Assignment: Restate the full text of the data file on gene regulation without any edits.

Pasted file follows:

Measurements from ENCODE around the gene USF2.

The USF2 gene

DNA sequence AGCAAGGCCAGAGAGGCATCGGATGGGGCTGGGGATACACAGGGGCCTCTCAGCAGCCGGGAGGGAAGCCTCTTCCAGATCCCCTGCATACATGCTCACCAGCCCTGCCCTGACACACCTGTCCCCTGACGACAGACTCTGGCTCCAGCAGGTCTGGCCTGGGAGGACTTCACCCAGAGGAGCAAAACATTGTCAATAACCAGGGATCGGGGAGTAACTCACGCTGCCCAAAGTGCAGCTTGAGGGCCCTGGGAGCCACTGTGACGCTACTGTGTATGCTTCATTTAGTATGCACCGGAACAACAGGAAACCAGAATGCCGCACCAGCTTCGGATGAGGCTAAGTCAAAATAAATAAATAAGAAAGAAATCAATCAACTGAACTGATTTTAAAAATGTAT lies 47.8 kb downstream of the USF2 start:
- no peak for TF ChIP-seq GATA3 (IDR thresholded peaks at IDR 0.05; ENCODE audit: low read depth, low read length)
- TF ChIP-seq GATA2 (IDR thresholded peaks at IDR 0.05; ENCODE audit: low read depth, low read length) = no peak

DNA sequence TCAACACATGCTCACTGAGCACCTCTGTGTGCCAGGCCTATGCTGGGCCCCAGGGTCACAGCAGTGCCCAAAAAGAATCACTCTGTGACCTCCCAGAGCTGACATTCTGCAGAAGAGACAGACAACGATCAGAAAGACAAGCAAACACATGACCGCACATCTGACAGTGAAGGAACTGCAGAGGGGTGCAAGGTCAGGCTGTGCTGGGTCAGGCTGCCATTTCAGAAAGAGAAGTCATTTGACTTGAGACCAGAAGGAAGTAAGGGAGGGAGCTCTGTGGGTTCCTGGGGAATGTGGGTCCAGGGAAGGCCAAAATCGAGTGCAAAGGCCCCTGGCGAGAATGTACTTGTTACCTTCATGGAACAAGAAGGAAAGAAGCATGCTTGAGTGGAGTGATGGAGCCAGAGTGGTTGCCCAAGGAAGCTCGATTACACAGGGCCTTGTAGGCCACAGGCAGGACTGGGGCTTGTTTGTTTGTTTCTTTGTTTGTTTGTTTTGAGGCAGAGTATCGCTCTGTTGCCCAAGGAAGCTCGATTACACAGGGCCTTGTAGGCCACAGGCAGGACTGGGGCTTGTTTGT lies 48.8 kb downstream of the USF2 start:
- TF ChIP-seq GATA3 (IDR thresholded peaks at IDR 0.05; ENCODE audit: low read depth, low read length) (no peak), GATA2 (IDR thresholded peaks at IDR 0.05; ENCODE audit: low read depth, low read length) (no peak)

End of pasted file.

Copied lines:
Measurements from ENCODE around the gene USF2.

The USF2 gene

DNA sequence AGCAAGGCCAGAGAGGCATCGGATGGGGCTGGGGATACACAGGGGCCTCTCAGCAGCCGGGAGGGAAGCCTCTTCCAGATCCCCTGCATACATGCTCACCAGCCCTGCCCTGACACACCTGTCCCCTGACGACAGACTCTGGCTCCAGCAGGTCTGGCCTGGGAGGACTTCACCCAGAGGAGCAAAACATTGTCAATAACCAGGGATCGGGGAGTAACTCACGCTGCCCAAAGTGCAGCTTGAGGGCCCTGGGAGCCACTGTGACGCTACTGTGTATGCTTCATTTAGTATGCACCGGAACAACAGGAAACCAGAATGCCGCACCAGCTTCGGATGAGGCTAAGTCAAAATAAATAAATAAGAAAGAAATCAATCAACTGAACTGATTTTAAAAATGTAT lies 47.8 kb downstream of the USF2 start:
- no peak for TF ChIP-seq GATA3 (IDR thresholded peaks at IDR 0.05; ENCODE audit: low read depth, low read length)
- TF ChIP-seq GATA2 (IDR thresholded peaks at IDR 0.05; ENCODE audit: low read depth, low read length) = no peak

DNA sequence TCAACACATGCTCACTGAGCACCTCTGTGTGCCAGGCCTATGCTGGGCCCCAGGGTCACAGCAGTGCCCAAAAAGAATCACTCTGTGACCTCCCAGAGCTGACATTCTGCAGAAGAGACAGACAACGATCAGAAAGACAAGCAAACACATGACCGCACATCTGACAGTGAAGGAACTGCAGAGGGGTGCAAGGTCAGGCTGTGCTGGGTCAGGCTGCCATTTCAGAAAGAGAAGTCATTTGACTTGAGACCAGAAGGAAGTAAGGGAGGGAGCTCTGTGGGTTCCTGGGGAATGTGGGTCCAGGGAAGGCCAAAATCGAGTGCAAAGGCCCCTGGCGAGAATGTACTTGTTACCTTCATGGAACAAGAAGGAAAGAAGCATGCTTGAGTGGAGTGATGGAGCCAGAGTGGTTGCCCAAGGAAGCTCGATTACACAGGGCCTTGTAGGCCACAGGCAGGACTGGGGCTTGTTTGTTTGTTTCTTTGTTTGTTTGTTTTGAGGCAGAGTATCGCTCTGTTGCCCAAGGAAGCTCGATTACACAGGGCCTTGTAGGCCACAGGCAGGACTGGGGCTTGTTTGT lies 48.8 kb downstream of the USF2 start:
- TF ChIP-seq GATA3 (IDR thresholded peaks at IDR 0.05; ENCODE audit: low read depth, low read length) (no peak), GATA2 (IDR thresholded peaks at IDR 0.05; ENCODE audit: low read depth, low read length) (no peak)